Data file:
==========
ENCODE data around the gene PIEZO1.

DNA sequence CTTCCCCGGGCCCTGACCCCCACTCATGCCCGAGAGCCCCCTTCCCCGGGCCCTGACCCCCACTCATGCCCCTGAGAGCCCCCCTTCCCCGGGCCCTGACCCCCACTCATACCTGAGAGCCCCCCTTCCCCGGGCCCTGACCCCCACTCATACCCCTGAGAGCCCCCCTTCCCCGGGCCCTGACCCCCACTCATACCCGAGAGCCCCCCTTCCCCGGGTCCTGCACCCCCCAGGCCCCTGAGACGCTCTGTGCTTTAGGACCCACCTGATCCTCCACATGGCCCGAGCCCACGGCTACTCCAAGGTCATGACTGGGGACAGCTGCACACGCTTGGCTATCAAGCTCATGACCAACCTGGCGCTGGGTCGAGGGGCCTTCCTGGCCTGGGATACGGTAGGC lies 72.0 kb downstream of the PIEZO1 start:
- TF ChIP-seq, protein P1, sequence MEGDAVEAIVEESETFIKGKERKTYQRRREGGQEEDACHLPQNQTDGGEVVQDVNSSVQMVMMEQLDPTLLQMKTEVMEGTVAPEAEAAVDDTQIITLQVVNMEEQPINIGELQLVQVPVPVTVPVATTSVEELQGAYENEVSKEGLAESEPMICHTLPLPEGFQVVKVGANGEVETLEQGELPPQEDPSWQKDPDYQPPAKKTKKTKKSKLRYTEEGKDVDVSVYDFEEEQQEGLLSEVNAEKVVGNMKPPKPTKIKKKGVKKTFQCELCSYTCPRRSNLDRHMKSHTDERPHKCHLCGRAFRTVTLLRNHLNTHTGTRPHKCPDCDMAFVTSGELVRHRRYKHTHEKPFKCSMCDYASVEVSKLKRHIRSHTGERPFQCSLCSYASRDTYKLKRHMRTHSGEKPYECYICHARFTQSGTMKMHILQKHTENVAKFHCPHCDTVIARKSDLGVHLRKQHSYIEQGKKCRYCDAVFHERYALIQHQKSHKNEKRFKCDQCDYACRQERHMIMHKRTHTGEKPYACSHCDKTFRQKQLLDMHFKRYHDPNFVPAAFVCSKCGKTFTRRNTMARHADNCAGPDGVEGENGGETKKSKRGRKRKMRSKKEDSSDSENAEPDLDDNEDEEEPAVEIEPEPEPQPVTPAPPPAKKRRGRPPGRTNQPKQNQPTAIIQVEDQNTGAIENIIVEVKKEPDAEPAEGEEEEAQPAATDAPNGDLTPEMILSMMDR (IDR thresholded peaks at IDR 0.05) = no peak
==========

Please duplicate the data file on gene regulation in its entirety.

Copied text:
ENCODE data around the gene PIEZO1.

DNA sequence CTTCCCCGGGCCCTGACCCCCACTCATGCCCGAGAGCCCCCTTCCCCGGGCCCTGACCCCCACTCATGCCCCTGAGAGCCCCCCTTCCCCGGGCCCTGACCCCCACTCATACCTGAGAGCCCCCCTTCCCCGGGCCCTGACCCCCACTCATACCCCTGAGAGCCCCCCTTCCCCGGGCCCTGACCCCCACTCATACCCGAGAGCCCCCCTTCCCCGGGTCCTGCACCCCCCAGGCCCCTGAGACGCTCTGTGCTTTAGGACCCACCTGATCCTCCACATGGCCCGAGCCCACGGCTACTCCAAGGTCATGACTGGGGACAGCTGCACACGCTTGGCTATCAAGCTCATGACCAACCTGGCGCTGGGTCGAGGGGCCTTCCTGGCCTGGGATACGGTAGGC lies 72.0 kb downstream of the PIEZO1 start:
- TF ChIP-seq, protein P1, sequence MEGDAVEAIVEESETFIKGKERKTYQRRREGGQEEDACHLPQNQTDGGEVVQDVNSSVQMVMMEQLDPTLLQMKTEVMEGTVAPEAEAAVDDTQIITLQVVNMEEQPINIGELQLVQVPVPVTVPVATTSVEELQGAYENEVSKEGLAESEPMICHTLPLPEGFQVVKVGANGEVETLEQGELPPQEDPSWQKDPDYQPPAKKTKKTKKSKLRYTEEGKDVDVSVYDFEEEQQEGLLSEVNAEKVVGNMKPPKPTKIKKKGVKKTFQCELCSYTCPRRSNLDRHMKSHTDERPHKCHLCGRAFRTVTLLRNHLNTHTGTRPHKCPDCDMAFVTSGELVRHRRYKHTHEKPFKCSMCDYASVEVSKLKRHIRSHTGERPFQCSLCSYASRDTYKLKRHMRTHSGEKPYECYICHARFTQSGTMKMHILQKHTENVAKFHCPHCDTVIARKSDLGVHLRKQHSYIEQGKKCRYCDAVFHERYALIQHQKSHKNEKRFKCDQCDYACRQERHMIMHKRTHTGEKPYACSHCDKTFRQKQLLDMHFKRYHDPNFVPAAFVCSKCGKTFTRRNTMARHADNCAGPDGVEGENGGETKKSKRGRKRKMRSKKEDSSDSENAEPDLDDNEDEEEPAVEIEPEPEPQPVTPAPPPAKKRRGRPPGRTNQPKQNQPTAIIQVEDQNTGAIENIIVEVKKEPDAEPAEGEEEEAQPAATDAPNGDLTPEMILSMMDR (IDR thresholded peaks at IDR 0.05) = no peak